Indian masala chai with spices

The time of year may be dull but the season’s trendiest drink comes in bold, bright yellow. 

If you’ve noticed sweaty runners milling about in cafes sipping hot, sunshine-coloured beverages, you should know: they might be onto something. The turmeric latte is the post-workout beverage of 2017. If you’re just hearing about it now, you’re arriving to the party right on time. It’s likely that your city’s trendiest cafes just started serving them and it will be years before they even approach done-to-death territory (pumpkin spice, we’re looking at you…). 

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The health benefits of turmeric

Apart from being trendy and cheerful looking, they are supposed to be steeped in health benefits too. (Hence why your nearest vegan health food pit stop has them top on the menu). That’s because, for endurance athletes especially, turmeric is like a magic spice. 

If right about now you’re thinking: “Turmeric? In a latte? Puke!” Hear us out. In our 2015 Trail Special, Canadian Running food writer Jonathan Sinclair wrote about the health benefits of the bold yellow spice which many may associate with curries and Indian cuisine. Many endurance athletes load up on medications and especially painkillers. Oftentimes, these are overused to deal with the aches and pains that come with logging long, hard runs. Inflammation specifically is what they are they are trying to reduce by cracking open that bottle of ibuprofen– which over time can damage the liver.  

But as Sinclair suggested, turmeric can be a natural alternative. 

“Instead of walking the tightrope and popping a few ibuprofens, hoping that your liver and kidneys can handle it, swap them out for a few capsules of curcumin. This is a derivative from the root vegetable turmeric,” he writes. “Many of us are familiar with turmeric as the spice that gives curry powder its orange hue. Turmeric has been proven to be one of earth’s most powerful natural anti-inflammatory agents. The reason why is that it contains curcumin.”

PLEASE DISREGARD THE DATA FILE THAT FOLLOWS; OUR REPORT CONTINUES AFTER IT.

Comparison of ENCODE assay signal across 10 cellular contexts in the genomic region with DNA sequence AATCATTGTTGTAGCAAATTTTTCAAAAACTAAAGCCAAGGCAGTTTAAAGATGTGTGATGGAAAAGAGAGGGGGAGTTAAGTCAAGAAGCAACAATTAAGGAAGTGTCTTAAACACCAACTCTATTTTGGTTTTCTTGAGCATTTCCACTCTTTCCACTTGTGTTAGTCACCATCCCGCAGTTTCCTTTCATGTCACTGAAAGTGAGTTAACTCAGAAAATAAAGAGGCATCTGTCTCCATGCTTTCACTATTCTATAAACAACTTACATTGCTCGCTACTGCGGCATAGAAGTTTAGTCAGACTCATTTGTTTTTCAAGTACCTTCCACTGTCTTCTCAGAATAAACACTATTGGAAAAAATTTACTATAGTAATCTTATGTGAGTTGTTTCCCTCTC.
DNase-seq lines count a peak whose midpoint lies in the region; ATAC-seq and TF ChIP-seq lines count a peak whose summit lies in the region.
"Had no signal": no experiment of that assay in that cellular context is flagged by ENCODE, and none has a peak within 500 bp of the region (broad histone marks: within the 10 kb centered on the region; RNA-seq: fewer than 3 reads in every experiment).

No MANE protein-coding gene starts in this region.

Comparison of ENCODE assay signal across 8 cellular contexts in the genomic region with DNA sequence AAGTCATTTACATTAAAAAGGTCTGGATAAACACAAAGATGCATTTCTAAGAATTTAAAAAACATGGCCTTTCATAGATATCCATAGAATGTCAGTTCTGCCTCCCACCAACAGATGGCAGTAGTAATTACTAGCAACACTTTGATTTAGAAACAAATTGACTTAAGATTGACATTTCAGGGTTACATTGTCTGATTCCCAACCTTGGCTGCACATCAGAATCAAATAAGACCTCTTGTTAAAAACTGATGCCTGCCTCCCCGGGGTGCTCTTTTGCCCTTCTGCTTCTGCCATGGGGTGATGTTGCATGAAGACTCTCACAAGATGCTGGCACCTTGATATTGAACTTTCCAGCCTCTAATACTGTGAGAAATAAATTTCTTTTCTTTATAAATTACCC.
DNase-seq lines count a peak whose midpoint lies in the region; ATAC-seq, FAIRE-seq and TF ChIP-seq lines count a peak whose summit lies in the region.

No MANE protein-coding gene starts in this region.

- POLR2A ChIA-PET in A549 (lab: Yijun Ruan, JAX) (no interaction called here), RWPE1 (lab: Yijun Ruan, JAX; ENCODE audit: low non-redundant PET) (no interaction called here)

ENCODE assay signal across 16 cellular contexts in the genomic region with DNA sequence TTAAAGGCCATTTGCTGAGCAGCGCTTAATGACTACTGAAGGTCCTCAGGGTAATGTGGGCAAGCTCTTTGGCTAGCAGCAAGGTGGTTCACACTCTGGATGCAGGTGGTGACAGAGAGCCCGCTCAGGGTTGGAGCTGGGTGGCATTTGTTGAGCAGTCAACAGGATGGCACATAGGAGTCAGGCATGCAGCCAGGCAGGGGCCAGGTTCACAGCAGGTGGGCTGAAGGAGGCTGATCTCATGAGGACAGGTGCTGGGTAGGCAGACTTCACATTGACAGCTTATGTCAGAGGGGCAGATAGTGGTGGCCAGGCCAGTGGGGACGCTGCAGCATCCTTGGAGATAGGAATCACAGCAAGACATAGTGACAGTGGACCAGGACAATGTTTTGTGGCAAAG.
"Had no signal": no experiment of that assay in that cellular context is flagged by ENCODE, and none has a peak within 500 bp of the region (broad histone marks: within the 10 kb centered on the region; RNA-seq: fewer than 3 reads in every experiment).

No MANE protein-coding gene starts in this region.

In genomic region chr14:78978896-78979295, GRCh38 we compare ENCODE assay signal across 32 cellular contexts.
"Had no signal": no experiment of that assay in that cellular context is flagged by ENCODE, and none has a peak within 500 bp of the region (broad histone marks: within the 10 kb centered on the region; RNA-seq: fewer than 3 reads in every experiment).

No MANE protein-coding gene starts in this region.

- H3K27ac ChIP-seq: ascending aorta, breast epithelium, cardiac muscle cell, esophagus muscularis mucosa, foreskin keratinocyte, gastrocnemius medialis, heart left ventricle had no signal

Since curcumin is plant-based, it’s less likely to tax your system. Looking for natural remedies? Well, this could very well be it. 

Golden milk

If this is sounding familiar, it could be because you’ve heard about a similar hot drink under a different name. “Golden milk” or “golden tea” is basically the same thing. Anyone who practices ayurvedic medicine would have been warming up to a hot cup laced with turmeric far before trendy fitness buffs arrived at this idea. Call it what you want, this is the new post-workout drink of the year. 

So want to make yourself a cup from scratch? The below recipe was adapted from food blogger NadiaLim.com.

HOMEMADE TURMERIC LATTE

Fresh turmeric (3cm piece, peeled) OR 3/4 teaspoon turmeric powder
Fresh ginger (2cm piece, peeled) OR 1/2 teaspoon ground
1 teaspoon honey
1 teaspoon almond, cashew nut or hazelnut butter
1 ½ cups water or milk
1/2 teaspoon ground cinnamon
1 teaspoon vanilla extract
Pinch of salt

Add all ingredients to a blender, mix it up. Heat the liquid on a saucepan on the stove top and serve. 


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2 Comments

  • Darren Kirk Hedley says:

    Great article, thanks for this

    • Balaji Katlai says:

      Whats surprising is that a native version of such drinks have known to exist in Indian homes where in milk with turmeric is given as a home remedy for basic cold or sore throat. Sometimes, we just wonder how age old Indian traditions are getting rediscovered; hope the goodness spreads!

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